Slow Down Aging With Meditation

In her debut book Why Meditate? Because it Works, Vedic Meditation expert Jillian Lavender shares ten reasons why meditation, when done properly, has the power to positively change the way you feel and perform. One key benefit of a daily meditation practice is to rest the nervous system and provide an antidote to premature aging. Here’s an excerpt from Jillian’s book where she explains how this works:

“When we think of getting older we naturally mean how many birthdays we’ve had. Using chronological age is the normal way people determine how old they are. Yet basing age on how many times the Earth has gone round the sun is a pretty limited way of looking at the rate at which someone is aging. Everyone ages differently. We all know people who seem youthful and dynamic well into their seventies and eighties and then others who at fifty have the air of someone decades older.

I remember a man in his early forties who came to learn to meditate. He had a very demanding role in finance in the City of London, and a young family who he didn’t see very much. He had a long commute to a job he didn’t really like. He explained he felt trapped because he was very well paid and had a lot of expenses, including private school fees and a big mortgage. He wasn’t sleeping well, drank alcohol most nights to unwind, had no time for exercise and was feeling anxious and unhappy. He’d recently been for a physical check-up and was put on blood pressure medication, told to lose 10 kg and to reduce his stress levels.

It was a wake-up call. His father had died relatively young from a heart attack, and he was terrified he was heading down the same path. He’d read about some top hedge fund manager who credited meditation for his success and he thought he’d check it out.

Biological age vs chronological age.

Whilst some of this man’s situation may be down to genetics, the largest factor was how he was living his life. Poor sleep, unhealthy diet, lack of exercise, high stress levels and lack of job satisfaction, were all creating a fast-track to rapid aging. Even though his chronological age was only forty-three, I’m sure his biological age was much older.

The Adult Growth Examination (AGE) was developed by Robert Morgan in 1968 to provide a standardized test determining the rate at which someone is aging. By measuring three primary markers of hearing, near-point vision and systolic blood pressure, a simple, reliable test of someone’s biological age was devised.

When AGE is applied in studies, it shows clearly that meditation slows down the aging process. One study compared meditators to an extensive body of data collected by the U.S. Public Health Service. Long-term meditators (those who had been meditating for five years or more) were an average of 12 years younger than their chronological age. Not surprisingly, how long someone had been meditating impacted the results. Yet even those who had been meditating for less than five years had a lower biological age - around five years less than their chronological age.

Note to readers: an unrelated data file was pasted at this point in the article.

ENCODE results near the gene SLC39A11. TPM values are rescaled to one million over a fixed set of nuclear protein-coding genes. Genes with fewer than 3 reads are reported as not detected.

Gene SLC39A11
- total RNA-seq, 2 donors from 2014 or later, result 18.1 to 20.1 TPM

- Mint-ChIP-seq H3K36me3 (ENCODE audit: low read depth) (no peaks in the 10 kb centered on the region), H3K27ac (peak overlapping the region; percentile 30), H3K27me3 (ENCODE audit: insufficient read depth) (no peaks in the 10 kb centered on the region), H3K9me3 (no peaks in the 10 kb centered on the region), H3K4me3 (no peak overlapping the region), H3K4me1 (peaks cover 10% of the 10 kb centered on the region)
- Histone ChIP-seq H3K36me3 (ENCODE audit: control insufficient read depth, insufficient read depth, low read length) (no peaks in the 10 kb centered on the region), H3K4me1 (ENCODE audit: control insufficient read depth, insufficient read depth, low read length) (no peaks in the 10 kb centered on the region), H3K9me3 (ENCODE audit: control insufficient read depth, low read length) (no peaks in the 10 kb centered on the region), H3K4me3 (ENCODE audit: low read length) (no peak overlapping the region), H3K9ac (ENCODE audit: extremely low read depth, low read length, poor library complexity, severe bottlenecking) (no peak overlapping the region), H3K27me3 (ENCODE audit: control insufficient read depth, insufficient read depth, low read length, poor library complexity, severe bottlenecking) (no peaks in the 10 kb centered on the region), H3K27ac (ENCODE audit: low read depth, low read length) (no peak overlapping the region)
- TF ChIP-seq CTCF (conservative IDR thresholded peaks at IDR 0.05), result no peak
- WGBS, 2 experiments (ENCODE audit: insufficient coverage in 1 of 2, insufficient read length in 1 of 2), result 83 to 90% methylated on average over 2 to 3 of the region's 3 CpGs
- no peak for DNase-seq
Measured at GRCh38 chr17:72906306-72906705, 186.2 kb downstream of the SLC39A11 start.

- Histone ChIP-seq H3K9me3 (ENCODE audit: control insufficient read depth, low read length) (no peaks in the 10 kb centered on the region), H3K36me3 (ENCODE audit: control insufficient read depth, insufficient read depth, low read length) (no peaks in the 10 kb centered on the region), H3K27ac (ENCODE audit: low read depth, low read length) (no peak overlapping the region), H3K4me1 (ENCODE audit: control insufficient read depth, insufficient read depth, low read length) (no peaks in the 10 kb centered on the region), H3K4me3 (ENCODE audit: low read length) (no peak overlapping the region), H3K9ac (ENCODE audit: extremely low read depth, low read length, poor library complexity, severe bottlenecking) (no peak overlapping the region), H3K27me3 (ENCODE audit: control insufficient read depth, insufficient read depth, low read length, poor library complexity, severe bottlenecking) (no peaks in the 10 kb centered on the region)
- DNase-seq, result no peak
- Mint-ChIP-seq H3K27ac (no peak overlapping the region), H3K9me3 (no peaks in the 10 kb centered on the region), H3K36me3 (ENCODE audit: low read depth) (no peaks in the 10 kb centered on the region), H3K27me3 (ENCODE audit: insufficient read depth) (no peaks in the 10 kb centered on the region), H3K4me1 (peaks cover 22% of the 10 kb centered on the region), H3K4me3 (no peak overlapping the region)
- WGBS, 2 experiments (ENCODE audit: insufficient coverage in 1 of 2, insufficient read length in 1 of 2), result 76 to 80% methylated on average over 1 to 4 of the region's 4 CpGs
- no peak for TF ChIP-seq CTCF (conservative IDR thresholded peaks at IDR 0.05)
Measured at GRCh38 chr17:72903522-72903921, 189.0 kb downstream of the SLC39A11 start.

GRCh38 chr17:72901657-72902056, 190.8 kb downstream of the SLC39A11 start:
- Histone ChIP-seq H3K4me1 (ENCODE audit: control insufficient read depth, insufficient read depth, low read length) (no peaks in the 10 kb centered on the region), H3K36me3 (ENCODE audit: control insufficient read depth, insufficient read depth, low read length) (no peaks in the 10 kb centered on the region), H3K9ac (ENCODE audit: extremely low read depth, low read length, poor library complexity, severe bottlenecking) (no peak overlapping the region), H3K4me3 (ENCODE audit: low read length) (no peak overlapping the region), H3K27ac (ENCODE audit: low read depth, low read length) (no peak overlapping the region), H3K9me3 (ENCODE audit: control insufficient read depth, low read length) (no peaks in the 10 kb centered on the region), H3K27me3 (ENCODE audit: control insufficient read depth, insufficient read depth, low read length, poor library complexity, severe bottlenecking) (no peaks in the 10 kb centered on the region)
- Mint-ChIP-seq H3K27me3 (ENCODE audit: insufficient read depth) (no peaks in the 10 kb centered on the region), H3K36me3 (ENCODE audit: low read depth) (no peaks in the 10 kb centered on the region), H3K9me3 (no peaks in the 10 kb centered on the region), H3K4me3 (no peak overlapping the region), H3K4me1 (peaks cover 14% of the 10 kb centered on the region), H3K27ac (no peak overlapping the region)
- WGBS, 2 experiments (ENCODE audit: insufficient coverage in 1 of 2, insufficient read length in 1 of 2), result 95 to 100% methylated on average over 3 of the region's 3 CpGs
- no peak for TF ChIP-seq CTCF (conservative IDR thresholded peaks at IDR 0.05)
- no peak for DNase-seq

Stress leads to premature ageing.

It makes sense that if you’re calmer and more adaptable you’re going to be less stressed. The knock-on effect is that with less wear and tear on the body and less disturbance of the mind, you will not age as quickly.

In Vedic Meditation, as thinking becomes more quiet, the body rests. As the mind continues to settle, the body becomes even more restful. Then a point comes when the activity of the mind is so refined it’s almost imperceptible and finally the thoughts go. The mind falls mute. In this state of least-excitation the metabolic rate has nearly reached zero. By regularly experiencing this ground state, the meditator counter-balances the wear and tear of daily life. This twice-daily experience allows the nervous system to recharge, renew and repair. The aging process slows down.

DHEA-S - the hormone of longevity.

When it comes to aging, there are many hormones that play a part. One stand-out biomarker of aging is dehydroepiandrosterone sulphate (DHEA-S). This hormone, found in the adrenal glands, is at its highest level when you're a young adult and then declines as you age. Higher levels of DHEA-S have been associated with a stronger immune system, less heart disease, greater bone density and longevity. Low levels of DHEA-S in women have been linked to breast cancer.

A 1980s study of middle-aged and older meditators showed that they maintained higher levels of DHEA-S than a non-meditating control group. In fact DHEA-S levels in the meditators were on a par with levels of non-meditators five to ten years younger. This is exciting because it shows that, rather than relying on drugs and artificial means, we have the capacity to retard the premature aging process naturally, by normalizing the delicate hormonal balance from within.”

Jillian Lavender is the co-founder of the London Meditation Centre and the New York Meditation Center, where she teaches meditation full-time. Jillian has combined her passions: experience from teaching thousands of people, real life stories, and the science and benefits of meditation into her new book, Why Meditate? Because it Works, available here.